The tone of the book may indicate that Joel was a temple prophet.
(see 1.14–15 n.
). A terrible locust plague seems the end of the world, and the people need to muster all their religious resources to meet
and all elements of the population are summoned to lament and repent.
It is disputed whether the Heb. terms for locust, swarmer, hopper, and grub mean various kinds of locusts or successive stages of growth of one kind.
The description of the locusts' ravages is poetically powerful.
The gravity of the situation is indicated by the cessation of the regular sacrifices of the grain-offering and drink-offering.
The fall harvest was possibly the occasion for a religious festival expressing the people's joy.
The Pentateuch prescribes only one fast a year, the recurring Day of Atonement; see Lev. 23.27
. The day of the LORD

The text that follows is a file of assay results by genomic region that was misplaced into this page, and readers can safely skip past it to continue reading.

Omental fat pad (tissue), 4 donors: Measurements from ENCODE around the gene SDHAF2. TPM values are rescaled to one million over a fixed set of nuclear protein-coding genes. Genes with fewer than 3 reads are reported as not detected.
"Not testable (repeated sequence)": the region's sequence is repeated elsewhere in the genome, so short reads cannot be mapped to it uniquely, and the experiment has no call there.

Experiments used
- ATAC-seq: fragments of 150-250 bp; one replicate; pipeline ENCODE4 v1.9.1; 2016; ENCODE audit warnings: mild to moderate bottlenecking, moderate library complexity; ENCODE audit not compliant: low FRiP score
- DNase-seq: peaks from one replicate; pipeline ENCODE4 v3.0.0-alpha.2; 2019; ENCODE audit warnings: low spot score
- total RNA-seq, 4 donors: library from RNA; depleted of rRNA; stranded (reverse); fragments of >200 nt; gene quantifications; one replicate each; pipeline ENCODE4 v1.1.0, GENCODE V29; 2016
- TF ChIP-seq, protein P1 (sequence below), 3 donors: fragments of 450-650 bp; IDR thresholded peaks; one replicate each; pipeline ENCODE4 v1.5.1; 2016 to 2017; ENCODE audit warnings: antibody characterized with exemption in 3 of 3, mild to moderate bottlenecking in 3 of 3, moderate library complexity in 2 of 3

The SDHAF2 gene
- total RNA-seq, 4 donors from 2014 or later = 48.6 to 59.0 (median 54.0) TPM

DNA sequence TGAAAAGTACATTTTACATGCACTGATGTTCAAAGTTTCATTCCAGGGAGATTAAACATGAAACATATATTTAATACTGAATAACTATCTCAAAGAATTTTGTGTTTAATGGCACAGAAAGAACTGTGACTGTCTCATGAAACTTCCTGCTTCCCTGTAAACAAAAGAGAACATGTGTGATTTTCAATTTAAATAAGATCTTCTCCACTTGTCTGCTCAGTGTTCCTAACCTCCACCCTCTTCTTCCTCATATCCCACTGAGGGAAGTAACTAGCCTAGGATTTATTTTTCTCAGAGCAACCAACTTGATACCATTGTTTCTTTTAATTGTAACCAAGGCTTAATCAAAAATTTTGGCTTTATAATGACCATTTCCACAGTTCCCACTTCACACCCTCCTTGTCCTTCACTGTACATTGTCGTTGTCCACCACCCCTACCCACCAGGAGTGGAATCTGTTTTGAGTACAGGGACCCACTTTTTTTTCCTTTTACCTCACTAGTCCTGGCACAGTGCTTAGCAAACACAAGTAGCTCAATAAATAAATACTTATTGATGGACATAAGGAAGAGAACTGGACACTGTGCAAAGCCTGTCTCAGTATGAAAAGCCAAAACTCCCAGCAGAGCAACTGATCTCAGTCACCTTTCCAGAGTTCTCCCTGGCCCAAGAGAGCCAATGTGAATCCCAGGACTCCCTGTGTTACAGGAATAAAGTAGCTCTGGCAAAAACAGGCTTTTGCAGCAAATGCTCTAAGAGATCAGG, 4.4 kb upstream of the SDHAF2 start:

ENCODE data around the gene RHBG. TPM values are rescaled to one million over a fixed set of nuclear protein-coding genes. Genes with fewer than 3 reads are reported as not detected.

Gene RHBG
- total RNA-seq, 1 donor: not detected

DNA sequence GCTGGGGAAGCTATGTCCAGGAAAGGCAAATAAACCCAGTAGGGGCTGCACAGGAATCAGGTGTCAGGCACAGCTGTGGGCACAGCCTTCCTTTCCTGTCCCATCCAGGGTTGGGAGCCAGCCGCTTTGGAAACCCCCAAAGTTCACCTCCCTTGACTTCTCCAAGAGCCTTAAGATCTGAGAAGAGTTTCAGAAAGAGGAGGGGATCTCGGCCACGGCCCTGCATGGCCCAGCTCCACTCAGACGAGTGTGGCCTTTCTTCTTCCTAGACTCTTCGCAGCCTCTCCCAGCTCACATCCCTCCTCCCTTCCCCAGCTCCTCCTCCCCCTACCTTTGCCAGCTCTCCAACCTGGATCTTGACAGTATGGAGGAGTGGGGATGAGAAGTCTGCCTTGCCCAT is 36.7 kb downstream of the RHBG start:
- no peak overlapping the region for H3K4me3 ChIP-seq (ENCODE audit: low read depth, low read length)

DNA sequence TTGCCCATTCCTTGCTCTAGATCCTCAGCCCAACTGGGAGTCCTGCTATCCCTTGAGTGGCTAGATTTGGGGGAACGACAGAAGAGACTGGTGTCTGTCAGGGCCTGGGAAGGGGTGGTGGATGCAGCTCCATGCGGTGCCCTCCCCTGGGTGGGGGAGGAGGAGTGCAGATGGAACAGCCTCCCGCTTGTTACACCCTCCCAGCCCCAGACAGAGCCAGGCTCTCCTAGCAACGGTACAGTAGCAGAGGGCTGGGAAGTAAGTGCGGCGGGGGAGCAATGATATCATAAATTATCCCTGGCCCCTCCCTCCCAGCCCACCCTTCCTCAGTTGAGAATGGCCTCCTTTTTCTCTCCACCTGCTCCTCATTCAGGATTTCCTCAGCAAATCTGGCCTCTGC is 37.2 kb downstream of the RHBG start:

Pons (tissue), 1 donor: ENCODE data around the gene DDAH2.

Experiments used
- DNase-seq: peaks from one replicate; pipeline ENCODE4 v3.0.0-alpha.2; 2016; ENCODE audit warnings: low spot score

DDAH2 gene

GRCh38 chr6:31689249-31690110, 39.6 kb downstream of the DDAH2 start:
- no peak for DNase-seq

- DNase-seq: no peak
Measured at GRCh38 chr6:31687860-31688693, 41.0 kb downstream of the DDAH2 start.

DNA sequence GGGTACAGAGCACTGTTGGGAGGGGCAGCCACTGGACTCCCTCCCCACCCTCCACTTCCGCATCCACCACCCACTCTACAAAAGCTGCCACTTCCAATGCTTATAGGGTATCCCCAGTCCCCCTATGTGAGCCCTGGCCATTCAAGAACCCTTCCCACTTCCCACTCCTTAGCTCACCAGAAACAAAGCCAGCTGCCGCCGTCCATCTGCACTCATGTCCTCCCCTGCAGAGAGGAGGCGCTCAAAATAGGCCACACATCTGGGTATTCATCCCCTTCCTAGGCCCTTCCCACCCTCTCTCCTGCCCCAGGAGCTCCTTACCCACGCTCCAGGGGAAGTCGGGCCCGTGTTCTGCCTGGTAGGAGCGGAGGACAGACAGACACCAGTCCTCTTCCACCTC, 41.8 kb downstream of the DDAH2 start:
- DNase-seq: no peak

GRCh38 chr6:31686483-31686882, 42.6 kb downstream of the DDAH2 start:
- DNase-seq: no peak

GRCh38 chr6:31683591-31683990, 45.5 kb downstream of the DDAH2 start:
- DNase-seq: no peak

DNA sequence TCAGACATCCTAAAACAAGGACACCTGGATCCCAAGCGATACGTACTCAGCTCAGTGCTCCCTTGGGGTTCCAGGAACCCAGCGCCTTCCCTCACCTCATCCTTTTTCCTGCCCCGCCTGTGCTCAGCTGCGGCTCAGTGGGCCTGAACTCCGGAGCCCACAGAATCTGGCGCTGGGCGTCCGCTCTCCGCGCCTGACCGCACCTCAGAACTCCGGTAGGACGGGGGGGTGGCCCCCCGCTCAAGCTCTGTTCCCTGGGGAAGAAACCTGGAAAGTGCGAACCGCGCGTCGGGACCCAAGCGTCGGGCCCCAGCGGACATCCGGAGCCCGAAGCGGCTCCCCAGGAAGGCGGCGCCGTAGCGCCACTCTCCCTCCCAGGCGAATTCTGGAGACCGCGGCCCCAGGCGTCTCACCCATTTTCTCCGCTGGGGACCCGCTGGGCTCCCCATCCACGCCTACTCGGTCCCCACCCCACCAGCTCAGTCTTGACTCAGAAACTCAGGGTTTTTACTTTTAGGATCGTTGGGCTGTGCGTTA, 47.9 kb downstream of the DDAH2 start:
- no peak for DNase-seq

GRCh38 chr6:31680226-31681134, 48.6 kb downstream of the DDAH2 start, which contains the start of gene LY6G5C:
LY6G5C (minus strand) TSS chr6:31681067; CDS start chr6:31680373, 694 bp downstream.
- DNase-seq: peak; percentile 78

was the future day of final judgment on the nations, and the purification and restoration of Israel as described in ch. 3
. Some see the plague of locusts as part of that future judgment, which is conceived of as already beginning to arrive.
The trumpet (Heb. shophar) was blown on the most solemn occasions, especially at the new year.
The plague of locusts in its density darkens the sun and moon which are the traditional conditions accompanying the day of the LORD in apocalyptic literature. See 2.30–31; Isa. 13.10
The LORD suggests the proper response, a genuine repentance (of the heart) and not merely an outward one (garments). For he is gracious: a frequent liturgical formula (compare Pss. 86.15; 103.8; 145.8
). Repent: God frequently has a change of heart; see Gen. 6.6
. Blessing: usually a tangible evidence of divine favor.
The solemn ritual is proclaimed again. The altar stood in front of the temple. Byword: mockery (more generally, a sententious saying, like a proverb). If Israel is not spared, the Gentiles will infer that Israel's
God is ineffectual.
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